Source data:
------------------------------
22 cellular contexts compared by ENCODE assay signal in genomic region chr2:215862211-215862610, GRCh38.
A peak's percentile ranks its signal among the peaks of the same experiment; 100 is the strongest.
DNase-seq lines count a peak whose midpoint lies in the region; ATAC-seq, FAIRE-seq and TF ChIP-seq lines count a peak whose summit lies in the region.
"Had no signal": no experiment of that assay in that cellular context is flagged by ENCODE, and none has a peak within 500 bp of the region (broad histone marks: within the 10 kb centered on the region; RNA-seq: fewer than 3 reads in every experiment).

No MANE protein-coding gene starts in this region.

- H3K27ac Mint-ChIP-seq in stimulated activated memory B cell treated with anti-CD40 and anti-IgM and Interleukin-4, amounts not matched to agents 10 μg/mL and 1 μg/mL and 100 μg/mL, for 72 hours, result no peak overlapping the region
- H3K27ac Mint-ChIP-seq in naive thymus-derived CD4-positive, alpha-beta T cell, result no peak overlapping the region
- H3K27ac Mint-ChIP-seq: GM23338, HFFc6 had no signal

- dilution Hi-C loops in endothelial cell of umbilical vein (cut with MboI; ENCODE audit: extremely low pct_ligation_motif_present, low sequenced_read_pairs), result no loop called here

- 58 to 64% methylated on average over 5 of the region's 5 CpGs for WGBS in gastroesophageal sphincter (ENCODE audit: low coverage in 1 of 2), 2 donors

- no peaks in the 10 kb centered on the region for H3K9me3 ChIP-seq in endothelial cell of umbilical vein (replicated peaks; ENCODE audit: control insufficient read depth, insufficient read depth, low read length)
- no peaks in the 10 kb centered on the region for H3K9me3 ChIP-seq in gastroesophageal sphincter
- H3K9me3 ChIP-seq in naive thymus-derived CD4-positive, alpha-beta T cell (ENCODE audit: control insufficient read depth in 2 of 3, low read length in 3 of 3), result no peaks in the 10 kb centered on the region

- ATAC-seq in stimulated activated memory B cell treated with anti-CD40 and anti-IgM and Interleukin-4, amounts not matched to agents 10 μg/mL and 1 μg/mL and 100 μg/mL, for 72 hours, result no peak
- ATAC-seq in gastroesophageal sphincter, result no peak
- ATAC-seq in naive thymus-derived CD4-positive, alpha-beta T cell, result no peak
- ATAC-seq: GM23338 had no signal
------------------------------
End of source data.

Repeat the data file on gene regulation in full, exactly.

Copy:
22 cellular contexts compared by ENCODE assay signal in genomic region chr2:215862211-215862610, GRCh38.
A peak's percentile ranks its signal among the peaks of the same experiment; 100 is the strongest.
DNase-seq lines count a peak whose midpoint lies in the region; ATAC-seq, FAIRE-seq and TF ChIP-seq lines count a peak whose summit lies in the region.
"Had no signal": no experiment of that assay in that cellular context is flagged by ENCODE, and none has a peak within 500 bp of the region (broad histone marks: within the 10 kb centered on the region; RNA-seq: fewer than 3 reads in every experiment).

No MANE protein-coding gene starts in this region.

- H3K27ac Mint-ChIP-seq in stimulated activated memory B cell treated with anti-CD40 and anti-IgM and Interleukin-4, amounts not matched to agents 10 μg/mL and 1 μg/mL and 100 μg/mL, for 72 hours, result no peak overlapping the region
- H3K27ac Mint-ChIP-seq in naive thymus-derived CD4-positive, alpha-beta T cell, result no peak overlapping the region
- H3K27ac Mint-ChIP-seq: GM23338, HFFc6 had no signal

- dilution Hi-C loops in endothelial cell of umbilical vein (cut with MboI; ENCODE audit: extremely low pct_ligation_motif_present, low sequenced_read_pairs), result no loop called here

- 58 to 64% methylated on average over 5 of the region's 5 CpGs for WGBS in gastroesophageal sphincter (ENCODE audit: low coverage in 1 of 2), 2 donors

- no peaks in the 10 kb centered on the region for H3K9me3 ChIP-seq in endothelial cell of umbilical vein (replicated peaks; ENCODE audit: control insufficient read depth, insufficient read depth, low read length)
- no peaks in the 10 kb centered on the region for H3K9me3 ChIP-seq in gastroesophageal sphincter
- H3K9me3 ChIP-seq in naive thymus-derived CD4-positive, alpha-beta T cell (ENCODE audit: control insufficient read depth in 2 of 3, low read length in 3 of 3), result no peaks in the 10 kb centered on the region

- ATAC-seq in stimulated activated memory B cell treated with anti-CD40 and anti-IgM and Interleukin-4, amounts not matched to agents 10 μg/mL and 1 μg/mL and 100 μg/mL, for 72 hours, result no peak
- ATAC-seq in gastroesophageal sphincter, result no peak
- ATAC-seq in naive thymus-derived CD4-positive, alpha-beta T cell, result no peak
- ATAC-seq: GM23338 had no signal